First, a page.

I wasn’t there, but many were. More than 600 people applied to attend the summit, but only 350 could be accommodate by organizers, who now have decided to hold the next instance of the event in April rather than waiting a full year until the following October.
Notwithstanding the hype, then, Open Flow has emerged as a networking topic for all seasons. Certainly the great and the good of the networking industry would seem to agree. Cisco Systems was well represented at the summit, and Cisco got out the message that it is a believer in SDN and plans to support OpenFlow on its Nexus switches, starting with the low-latency Nexus 3000 line. A specific timetable hasn’t been provided. (Or, if it has, I haven’t seen it.)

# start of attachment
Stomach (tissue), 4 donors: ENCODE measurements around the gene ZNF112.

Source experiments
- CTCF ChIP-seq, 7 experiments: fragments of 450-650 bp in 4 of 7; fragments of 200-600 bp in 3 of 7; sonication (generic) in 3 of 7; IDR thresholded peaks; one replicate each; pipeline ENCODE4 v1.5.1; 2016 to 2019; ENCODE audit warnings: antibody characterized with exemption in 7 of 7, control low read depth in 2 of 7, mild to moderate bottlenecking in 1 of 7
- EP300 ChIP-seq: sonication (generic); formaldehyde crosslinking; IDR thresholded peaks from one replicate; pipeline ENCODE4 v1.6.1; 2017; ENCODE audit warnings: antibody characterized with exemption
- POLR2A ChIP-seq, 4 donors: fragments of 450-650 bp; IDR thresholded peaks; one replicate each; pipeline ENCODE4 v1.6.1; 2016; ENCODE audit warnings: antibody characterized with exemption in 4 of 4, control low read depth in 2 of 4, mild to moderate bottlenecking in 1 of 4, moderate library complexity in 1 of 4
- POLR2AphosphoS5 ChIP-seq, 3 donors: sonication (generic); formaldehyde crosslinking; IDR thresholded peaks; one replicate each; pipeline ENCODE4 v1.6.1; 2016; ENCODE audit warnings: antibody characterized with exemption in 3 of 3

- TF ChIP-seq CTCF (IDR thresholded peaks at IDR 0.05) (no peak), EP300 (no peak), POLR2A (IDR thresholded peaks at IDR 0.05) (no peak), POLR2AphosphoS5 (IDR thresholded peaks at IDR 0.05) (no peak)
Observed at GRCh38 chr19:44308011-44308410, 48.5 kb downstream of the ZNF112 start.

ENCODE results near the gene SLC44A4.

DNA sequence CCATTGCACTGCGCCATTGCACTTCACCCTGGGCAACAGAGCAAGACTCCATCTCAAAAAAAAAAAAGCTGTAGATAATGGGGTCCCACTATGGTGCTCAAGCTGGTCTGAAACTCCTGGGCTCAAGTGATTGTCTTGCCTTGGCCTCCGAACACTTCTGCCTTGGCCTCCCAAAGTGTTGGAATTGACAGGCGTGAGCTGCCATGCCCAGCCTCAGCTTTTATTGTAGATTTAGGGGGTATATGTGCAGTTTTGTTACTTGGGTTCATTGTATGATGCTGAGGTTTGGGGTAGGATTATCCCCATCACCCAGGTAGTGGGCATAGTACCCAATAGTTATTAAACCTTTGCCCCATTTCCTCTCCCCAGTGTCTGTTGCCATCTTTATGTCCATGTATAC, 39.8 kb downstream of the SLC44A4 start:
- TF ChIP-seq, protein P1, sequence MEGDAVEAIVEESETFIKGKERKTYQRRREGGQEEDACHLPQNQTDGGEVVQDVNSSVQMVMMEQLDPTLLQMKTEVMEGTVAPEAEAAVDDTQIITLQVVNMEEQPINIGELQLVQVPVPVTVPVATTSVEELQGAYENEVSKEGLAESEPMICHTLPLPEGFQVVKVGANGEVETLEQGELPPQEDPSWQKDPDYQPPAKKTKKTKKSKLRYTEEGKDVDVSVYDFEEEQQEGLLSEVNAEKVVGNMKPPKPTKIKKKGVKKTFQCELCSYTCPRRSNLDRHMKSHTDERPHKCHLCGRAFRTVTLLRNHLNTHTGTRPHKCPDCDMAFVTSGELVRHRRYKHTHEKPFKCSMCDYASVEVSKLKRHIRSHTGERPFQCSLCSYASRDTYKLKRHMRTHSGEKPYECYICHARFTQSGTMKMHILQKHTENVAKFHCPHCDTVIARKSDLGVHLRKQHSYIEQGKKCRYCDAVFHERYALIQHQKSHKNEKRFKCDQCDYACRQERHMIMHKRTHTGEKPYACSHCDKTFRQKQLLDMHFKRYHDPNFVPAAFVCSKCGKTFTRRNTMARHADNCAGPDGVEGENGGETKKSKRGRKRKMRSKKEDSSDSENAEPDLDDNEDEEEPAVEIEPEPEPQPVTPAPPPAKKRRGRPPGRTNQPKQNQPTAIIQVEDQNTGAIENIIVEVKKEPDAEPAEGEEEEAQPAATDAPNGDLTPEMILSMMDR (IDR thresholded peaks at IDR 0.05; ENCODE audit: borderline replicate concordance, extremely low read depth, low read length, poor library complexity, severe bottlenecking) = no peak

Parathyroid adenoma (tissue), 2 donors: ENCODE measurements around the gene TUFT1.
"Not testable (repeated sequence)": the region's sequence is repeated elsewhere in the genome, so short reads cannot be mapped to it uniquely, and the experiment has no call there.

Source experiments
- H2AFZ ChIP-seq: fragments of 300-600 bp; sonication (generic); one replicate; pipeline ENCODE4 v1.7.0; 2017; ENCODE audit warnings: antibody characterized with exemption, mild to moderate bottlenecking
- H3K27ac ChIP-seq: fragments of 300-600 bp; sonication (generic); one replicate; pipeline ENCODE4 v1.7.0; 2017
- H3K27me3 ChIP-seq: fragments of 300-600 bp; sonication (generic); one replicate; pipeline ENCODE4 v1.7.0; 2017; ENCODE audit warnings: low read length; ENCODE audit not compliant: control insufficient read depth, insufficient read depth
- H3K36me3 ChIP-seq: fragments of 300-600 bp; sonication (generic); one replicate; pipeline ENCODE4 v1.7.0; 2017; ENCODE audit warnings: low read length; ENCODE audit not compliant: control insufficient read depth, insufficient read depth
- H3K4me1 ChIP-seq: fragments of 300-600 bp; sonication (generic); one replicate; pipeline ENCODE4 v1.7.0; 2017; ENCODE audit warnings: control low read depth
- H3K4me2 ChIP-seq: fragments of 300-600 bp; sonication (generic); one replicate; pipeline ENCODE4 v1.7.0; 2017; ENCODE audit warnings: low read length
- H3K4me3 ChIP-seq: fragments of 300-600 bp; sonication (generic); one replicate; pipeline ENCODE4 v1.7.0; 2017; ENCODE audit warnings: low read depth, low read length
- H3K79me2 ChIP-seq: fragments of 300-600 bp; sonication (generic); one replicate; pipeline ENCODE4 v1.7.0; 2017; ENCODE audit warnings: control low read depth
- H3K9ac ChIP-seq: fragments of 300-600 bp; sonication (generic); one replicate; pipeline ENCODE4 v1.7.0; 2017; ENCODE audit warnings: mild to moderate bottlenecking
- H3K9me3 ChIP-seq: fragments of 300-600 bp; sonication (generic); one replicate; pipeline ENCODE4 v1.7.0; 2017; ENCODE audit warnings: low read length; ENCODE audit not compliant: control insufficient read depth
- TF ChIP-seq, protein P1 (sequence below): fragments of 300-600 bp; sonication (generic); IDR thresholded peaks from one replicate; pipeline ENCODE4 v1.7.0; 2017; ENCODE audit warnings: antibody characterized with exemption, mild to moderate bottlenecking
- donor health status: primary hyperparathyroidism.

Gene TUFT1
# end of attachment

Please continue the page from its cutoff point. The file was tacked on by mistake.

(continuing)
Cisco: SDN Next Evolution of Networking
In a Cisco blog post penned by Omar Sultan, David Meyer, a Cisco distinguished engineer (as opposed to the undistinguished ones), had the following to say about why Cisco, in supporting OpenFlow, has made what many might interpret as a counterintuitive move:
“. . . . Cisco had always embraced disruption–we don’t always get it right on the first shot, but we usually get it in the end. Take server virtualization as an example–while we may not have been first off the line, we now have the broadest and strongest portfolio of virtualization networking technologies in the market. Critics only saw the short-term impact to our switching revenue (less ports sold) but we saw the transformational value of virtualization. We see SDN in a similar light–as the next evolution of networking and we see OF as an excellent mechanism to drive maturation of both the technology and the underlying thinking.”